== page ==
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Review: Zotac Zbox Magnus One ECM73070C

by Parm Mann on 30 July 2021, 14:01

Tags: ZOTAC, Intel (NASDAQ:INTC), NVIDIA (NASDAQ:NVDA)

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Introduction

Who doesn't love the idea of a powerful mini PC? A petite box, sat on the desk alongside the monitor, delivering multi-core performance, high-framerate gaming, versatile connectivity, and all while making next to no noise. We don't ask for much, do we?

Corsair's premium line of One PCs have come closest to delivering on all fronts, but there are other players with experience in the field. Zotac has been churning out mini PCs for as long as we can remember, and the firm's Zbox Magnus One promises plenty, with the manufacturer claiming it has "the do-it-all capability to deliver the best experience for daily tasks, gaming, entertainment, content creation and business."

You wouldn't know it by looking at the box itself. The diminutive 266mm x 249mm x 126mm frame provides just an 8.3-litre capacity, and from the outside the black chassis looks positively staid by today's standards. There's no fancy lighting, various seams confirm the box isn't hewn from a single block of metal, and if you're nitpicking, the varying panels are subtly different shades of black.

These are minor niggles, mind, as the small size gives the PC a cute look and feel. It sits nicely on the desk, planted firmly with four rubber feet, and doesn't attract attention, which in our estimation is a good thing for a system that's likely to be within your eye line at all times.

Our review unit, model ECM73070C, is priced at £1,499 for a barebone configuration. That means you'll need to supply your own storage drive, memory and operating system. So, what do you get in the out-the-box state? Well, considering the size of the system, a fair amount of capable hardware. Zotac's CPU of choice is a 10th Gen Intel Core i7-10700 sat atop a custom motherboard based on the H470 chipset.

Not cutting-edge stuff - both CPU and chipset have been superseded with newer models - yet eight cores and 16 threads from a 65W chip ought to pack a punch, and on the other side of the motherboard there's room for a discrete 8GB Zotac Gaming GeForce RTX 3070 graphics card. The CPU and GPU combination bodes well for both productivity and high-quality gaming, and connectivity is for the most part well stocked.

In addition to the four graphics card outputs (one HDMI 2.1, three DisplayPort 1.4), the back of the unit is home to two USB 3.2 Gen 1 Type-A, four USB 3.2 Gen 2 Type-A, Intel Gigabit Ethernet, Killer 2.5Gb Ethernet, a pair of antennas for the internal Killer AX1650 Wi-Fi 6 chip, and at the bottom a kettle plug for the integrated slimline 500W Platinum power supply.

Around front, beneath the backlit power button, is a headphone jack, an SD card reader and two further USB ports; 3.2 Gen 1 Type-A and 3.2 Gen 1 Type-C. It's a real shame the front USB ports are of the slower 5Gbps variety - the Type-C really ought to be 10Gbps at the very least - but we are pleased to see both 2.5GbE and Wi-Fi 6 connectivity featured as standard.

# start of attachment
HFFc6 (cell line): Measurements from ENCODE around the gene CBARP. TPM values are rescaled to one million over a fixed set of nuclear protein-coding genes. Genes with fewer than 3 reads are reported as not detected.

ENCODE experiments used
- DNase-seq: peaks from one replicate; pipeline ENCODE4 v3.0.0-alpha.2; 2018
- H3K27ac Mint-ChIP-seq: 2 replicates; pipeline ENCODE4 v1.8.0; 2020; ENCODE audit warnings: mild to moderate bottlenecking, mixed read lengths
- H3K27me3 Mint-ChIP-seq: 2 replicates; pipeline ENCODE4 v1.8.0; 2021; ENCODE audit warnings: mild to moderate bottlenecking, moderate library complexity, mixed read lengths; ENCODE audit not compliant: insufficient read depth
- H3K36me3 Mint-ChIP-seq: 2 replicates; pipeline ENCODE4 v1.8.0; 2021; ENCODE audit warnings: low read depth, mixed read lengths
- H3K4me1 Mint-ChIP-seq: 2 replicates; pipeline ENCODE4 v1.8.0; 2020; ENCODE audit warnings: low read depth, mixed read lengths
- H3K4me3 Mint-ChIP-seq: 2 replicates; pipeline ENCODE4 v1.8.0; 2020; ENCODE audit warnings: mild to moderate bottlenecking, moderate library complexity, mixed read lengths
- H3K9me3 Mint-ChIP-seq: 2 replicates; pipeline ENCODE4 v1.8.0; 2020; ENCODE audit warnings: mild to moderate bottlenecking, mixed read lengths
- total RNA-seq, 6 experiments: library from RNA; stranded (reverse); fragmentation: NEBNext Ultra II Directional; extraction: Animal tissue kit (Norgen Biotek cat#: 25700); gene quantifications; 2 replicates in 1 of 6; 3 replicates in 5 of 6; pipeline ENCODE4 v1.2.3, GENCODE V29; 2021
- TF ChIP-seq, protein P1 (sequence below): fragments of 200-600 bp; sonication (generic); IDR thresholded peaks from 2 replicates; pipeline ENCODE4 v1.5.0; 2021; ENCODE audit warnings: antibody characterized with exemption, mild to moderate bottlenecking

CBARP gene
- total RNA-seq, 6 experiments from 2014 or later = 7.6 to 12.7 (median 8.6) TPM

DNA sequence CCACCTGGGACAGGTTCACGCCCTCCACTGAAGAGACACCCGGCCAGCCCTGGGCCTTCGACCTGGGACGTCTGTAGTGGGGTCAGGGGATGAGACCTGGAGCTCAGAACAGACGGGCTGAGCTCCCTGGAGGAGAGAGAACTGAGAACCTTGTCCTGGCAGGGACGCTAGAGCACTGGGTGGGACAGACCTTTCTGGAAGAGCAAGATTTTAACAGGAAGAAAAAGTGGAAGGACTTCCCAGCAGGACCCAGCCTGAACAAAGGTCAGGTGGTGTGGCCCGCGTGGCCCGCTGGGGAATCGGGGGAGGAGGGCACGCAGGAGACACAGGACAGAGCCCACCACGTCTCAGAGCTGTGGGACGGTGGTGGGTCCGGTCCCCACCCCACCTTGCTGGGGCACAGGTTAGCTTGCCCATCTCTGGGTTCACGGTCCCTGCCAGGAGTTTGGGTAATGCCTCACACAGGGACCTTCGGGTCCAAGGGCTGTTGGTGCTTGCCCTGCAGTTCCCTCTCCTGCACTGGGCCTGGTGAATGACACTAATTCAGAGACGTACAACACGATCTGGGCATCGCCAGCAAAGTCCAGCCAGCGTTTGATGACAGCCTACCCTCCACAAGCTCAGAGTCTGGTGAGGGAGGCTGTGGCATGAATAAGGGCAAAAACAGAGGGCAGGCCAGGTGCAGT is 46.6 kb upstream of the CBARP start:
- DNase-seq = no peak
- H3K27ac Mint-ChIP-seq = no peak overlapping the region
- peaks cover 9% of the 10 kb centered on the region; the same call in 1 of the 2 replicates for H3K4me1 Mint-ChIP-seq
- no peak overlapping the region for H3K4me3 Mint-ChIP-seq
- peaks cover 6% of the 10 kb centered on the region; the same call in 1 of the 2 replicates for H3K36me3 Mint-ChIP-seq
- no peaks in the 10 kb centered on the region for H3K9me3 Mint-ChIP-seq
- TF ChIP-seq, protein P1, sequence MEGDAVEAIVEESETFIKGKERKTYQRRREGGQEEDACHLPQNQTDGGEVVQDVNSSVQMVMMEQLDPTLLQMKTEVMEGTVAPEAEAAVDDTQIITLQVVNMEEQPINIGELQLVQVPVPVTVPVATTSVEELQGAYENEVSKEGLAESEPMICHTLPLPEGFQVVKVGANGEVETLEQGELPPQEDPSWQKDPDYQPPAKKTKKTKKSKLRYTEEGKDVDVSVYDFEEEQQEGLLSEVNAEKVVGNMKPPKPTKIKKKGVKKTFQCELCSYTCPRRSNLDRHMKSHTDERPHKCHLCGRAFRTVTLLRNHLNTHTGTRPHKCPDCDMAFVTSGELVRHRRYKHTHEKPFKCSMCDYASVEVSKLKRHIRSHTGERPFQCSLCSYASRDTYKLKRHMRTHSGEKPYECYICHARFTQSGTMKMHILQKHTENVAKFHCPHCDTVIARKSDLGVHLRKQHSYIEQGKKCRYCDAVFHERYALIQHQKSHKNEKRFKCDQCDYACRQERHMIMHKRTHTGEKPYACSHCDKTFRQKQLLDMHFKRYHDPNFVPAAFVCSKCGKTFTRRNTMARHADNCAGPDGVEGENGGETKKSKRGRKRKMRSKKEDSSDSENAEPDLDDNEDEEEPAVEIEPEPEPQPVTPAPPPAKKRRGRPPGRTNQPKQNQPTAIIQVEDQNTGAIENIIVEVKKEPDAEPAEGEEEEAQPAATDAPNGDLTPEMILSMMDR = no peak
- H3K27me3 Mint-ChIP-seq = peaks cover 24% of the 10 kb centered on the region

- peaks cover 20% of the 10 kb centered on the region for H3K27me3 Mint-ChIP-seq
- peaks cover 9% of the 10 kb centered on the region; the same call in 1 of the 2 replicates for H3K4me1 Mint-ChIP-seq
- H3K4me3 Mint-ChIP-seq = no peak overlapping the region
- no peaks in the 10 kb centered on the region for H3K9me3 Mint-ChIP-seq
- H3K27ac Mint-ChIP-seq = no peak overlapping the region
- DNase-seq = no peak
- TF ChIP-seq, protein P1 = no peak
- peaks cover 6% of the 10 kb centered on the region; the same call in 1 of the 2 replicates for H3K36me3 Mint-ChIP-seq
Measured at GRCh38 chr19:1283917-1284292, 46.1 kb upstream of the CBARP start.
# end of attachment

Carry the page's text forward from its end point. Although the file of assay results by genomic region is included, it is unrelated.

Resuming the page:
Getting inside the system is wonderfully simple. Undo a pair of thumb screws, slide the top cover back to remove, and then lift out the ventilated side panels. The whole process takes seconds, and two SO-DIMM slots, two M.2 storage slots and a 2.5in SATA 6Gbps storage bay are all easily accessible, making it simple for users to add the necessary parts to convert the barebone unit into a fully-functioning PC. Even the LGA 1200 CPU is upgradeable, and if you plan to swap out the graphics card at any stage, you just need to make sure the replacement is a dual-slot design measuring less than 230mm in length.

Zotac sent along a basic 8GB (2x4GB) DDR4-2400 memory kit for the purpose of this review, and we opted to add a 1TB Kingston A2000 NVMe PCIe SSD for storage duties alongside a clean 64-bit install of Windows 10 Home. Do note that the H470 chipset officially supports up to 64GB of DDR4-2933 memory, and with the board limited to PCIe 3.0, don't rush out to buy an ultra-fast PCIe 4.0 SSD.

Putting it all together is quick and easy - there is a knack to slotting the side panels back in place - however we haven't yet mentioned the elephant in the room that is cooling. Given the tight confines, dealing with heat output was always going to be the Zbox Magnus One's biggest challenge, and Zotac uses half-a-dozen fans to get the job done. That's one 75mm atop the low-profile CPU heatsink, two 100mm on the graphics card, two 90mm top exhausts, and a tiny fan on the back of the PSU.

Lots of ventilation and lots of fans, yet the end result is far from ideal. Our upcoming benchmarks will show the CPU is quick to throttle, but more importantly, the fans combine to create a cacophony of noise that is bordering on unbearable for a system designed to sit in front of you. We're already wondering if, say, a Noctua NH-L9i would fit in place of the stock CPU cooler, and whether or not higher-quality top exhausts would make much of a difference.

What's certain, and perhaps inevitable, is that mini PC status in this instance is achieved at the expense of peak performance and high noise. Let's run the benchmarks to see exactly how things stack up.